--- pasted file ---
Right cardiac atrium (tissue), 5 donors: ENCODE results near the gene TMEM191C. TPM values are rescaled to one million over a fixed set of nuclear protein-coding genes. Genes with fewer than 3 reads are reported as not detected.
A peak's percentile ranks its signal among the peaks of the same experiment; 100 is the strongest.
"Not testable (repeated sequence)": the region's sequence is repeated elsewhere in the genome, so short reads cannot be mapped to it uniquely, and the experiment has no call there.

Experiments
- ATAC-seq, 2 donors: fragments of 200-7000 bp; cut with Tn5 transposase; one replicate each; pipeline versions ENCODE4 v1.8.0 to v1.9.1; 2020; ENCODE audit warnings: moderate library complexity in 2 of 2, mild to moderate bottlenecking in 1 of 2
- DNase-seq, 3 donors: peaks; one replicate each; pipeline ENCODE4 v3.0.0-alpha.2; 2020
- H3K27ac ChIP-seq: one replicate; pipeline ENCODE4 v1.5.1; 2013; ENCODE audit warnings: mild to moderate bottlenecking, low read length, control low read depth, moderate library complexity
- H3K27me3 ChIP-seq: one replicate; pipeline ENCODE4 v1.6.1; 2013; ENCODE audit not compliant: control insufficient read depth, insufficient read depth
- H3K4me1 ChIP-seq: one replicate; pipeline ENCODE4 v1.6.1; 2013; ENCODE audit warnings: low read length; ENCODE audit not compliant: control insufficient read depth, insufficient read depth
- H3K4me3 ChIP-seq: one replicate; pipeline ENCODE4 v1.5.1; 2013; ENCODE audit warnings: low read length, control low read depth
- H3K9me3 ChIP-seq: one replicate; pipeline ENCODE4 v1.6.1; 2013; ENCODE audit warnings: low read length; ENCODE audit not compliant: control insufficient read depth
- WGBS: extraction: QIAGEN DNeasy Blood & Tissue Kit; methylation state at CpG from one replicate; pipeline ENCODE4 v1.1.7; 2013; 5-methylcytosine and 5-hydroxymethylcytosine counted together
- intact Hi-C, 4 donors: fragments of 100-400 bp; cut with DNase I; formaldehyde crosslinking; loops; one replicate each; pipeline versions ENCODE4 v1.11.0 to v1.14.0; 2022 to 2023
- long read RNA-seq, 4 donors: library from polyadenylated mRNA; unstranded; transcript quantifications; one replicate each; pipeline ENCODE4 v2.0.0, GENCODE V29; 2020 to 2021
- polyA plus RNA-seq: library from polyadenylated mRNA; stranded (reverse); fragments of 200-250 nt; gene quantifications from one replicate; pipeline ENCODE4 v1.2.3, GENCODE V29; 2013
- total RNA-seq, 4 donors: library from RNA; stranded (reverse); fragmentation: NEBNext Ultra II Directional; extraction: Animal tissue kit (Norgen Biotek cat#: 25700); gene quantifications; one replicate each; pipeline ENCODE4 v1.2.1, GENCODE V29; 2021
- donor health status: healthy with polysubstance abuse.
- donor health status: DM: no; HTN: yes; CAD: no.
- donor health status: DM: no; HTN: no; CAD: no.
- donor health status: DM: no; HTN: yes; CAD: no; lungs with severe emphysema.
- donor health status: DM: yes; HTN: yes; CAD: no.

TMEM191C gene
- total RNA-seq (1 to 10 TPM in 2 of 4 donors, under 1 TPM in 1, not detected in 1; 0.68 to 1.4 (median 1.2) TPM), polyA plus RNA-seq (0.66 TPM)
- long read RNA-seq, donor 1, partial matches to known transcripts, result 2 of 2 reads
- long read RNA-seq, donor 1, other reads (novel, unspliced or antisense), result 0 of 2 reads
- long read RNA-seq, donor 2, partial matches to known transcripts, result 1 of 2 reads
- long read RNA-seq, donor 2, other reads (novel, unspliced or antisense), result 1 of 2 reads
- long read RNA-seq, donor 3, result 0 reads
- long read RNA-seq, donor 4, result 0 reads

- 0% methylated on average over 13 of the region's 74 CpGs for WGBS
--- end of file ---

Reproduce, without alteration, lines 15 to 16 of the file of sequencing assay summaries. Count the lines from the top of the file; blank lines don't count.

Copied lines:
- polyA plus RNA-seq: library from polyadenylated mRNA; stranded (reverse); fragments of 200-250 nt; gene quantifications from one replicate; pipeline ENCODE4 v1.2.3, GENCODE V29; 2013
- total RNA-seq, 4 donors: library from RNA; stranded (reverse); fragmentation: NEBNext Ultra II Directional; extraction: Animal tissue kit (Norgen Biotek cat#: 25700); gene quantifications; one replicate each; pipeline ENCODE4 v1.2.1, GENCODE V29; 2021